Farmville Should Scrap Sanitation Fee
Editor, The Herald:
Most Farmville residents probably would agree that the sanitation activities of Farmville are done well. However, that in no way justifies the proposals being considered by the Town of Farmville for a new sanitation fee and new monthly billing for water, sewer and sanitation. I oppose these proposals from the viewpoints of efficiency, necessity, and fairness. Here's why.
Efficiency. Going from the current bimonthly billing to a monthly billing would double the cost of the billing process. Meters would have to be read twice as often, bills would have to be prepared and mailed out twice as often, checks would have to be processed twice as often. Meanwhile, Farmville residents will be writing out and mailing checks for smaller amounts twice as often. An alternative that should be considered is quarterly billing, which would have one-third the costs of monthly billing.
Necessity. I have seen no justification of the financial need for this fee. The Farmville Herald has reported that Farmville is projected to have a surplus of $608,000 in the coming fiscal year. Stores in Farmville are busy, there is plenty of traffic on our streets, restaurants are active. Total business revenues in Farmville increased 8% between 2009 and 2011. The increasing business means higher business tax (BPOL) revenues to the Town. The national economy by many accounts is improving and Virginia's economy is doing well. Inflation is low. Farmville employees recently received a large bonus and the plan for the next fiscal year is to increase their salaries by 4%, a raise larger than that for Prince Edward's employees and considerably larger than the 3% planned for Virginia's state employees. Under these conditions it is hard to understand the necessity of imposing a sizeable increase in the Town's charges to residents for municipal services.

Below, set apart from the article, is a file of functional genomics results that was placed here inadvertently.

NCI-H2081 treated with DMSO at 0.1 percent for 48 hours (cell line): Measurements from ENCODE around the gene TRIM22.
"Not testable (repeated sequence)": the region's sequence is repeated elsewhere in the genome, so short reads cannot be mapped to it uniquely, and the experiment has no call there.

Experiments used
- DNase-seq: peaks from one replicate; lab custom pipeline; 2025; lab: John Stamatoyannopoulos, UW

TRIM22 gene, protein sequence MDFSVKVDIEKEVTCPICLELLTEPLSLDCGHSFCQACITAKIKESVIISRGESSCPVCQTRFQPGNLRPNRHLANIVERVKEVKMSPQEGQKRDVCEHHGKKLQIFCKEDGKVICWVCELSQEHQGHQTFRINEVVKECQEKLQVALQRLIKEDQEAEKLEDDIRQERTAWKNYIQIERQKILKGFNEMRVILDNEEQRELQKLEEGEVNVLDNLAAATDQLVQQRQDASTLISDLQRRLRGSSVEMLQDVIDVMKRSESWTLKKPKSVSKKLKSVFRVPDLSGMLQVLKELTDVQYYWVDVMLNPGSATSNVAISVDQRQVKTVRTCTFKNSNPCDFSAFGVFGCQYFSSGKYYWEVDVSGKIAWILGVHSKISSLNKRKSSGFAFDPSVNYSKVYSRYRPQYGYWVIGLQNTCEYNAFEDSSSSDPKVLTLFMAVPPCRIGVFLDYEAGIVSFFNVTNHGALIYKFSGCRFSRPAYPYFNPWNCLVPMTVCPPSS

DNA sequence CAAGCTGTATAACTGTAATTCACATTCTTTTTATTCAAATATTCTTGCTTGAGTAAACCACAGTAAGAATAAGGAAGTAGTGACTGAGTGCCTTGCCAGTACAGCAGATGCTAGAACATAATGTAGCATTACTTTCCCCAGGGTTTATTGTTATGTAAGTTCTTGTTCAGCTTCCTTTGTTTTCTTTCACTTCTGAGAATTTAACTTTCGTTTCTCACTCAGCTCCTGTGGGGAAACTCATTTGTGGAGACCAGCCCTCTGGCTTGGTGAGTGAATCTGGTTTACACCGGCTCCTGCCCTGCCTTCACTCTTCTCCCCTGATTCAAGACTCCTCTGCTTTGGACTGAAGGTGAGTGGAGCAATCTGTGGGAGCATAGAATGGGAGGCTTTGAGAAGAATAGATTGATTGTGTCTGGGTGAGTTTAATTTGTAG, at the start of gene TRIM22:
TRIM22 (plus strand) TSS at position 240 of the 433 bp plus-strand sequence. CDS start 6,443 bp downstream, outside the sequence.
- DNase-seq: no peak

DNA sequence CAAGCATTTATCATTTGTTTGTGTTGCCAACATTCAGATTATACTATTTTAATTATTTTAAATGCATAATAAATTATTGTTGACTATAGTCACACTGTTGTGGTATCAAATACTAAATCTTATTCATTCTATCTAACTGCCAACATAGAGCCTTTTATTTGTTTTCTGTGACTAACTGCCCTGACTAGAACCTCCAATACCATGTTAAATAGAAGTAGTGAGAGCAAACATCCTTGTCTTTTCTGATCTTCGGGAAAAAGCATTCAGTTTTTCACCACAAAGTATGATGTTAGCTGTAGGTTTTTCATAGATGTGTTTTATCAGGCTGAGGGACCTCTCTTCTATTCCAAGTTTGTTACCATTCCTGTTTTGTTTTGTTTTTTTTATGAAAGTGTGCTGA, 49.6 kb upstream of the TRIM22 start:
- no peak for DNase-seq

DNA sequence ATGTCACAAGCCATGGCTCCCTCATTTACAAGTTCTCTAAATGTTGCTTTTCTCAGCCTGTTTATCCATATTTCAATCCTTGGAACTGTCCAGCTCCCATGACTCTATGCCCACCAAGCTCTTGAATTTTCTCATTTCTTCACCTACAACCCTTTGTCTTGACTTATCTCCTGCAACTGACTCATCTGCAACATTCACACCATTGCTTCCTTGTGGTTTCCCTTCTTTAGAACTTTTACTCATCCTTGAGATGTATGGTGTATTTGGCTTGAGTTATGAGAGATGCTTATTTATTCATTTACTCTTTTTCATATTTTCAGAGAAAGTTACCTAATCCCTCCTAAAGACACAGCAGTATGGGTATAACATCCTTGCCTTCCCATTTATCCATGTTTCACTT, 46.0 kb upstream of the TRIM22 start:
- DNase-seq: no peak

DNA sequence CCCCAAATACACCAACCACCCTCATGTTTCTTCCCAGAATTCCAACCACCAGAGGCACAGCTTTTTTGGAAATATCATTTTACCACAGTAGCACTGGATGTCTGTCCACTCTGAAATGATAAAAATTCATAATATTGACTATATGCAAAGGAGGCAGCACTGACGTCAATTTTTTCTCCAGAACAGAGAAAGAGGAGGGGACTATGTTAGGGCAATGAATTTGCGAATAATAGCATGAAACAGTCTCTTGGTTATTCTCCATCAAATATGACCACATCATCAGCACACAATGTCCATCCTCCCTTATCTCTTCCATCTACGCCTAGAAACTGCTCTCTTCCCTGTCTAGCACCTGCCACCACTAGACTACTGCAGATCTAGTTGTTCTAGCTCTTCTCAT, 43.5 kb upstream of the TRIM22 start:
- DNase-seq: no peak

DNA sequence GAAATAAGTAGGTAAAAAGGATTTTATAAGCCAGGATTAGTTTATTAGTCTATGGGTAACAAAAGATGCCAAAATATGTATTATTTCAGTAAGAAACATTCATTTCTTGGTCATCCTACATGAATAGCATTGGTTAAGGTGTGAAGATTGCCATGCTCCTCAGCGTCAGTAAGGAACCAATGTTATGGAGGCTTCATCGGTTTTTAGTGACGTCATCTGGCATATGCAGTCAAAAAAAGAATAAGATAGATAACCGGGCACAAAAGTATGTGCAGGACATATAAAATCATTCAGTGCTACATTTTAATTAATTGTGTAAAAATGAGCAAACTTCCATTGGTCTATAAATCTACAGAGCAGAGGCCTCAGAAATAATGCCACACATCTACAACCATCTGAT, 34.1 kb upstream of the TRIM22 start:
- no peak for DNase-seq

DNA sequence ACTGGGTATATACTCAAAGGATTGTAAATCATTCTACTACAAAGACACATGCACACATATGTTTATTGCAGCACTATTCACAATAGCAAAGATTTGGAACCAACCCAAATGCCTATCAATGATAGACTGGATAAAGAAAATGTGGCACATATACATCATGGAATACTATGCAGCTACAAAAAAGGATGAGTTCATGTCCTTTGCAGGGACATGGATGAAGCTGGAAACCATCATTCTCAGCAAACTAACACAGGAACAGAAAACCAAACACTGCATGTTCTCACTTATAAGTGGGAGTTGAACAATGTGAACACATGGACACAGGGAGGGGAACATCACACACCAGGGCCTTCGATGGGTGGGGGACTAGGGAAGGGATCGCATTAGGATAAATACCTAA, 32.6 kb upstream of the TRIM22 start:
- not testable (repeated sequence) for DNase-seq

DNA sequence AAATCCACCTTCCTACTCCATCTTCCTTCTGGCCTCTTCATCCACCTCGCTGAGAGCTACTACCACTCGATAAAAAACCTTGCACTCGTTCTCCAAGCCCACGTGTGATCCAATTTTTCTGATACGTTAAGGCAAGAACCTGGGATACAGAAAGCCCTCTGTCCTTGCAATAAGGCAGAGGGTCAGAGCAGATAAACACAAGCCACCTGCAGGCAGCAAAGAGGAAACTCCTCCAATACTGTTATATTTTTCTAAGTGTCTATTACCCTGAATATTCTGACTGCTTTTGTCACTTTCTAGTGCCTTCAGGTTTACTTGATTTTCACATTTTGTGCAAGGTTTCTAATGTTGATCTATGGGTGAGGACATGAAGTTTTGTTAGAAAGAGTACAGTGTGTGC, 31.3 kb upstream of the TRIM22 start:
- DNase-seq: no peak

Fairness. The flat fee of $10/month or $120/year equals an increase of 100% in Township charges (other than the separately paid water and sewer) to the owner of a property valued at $100,000. It is a 20% increase for the owner of property worth $500,000. Still significant, but because of the flat nature of the charges, the small property owner is hit harder than the more affluent resident. And by many reports it is the least affluent members of our society that are suffering the most in the current economy. Since the sanitation charge is not easily adjustable for the amount of services used, and it its clearly beneficial to the entire township as well as the individual resident to have a clean environment, I believe the fairer way to pay for them is through the general property tax (as is now done).
To summarize, I think Farmville should scrap the proposed sanitation fee/tax (any real difference here?) and consider going to quarterly billing for water and sewer.
William C. Firth
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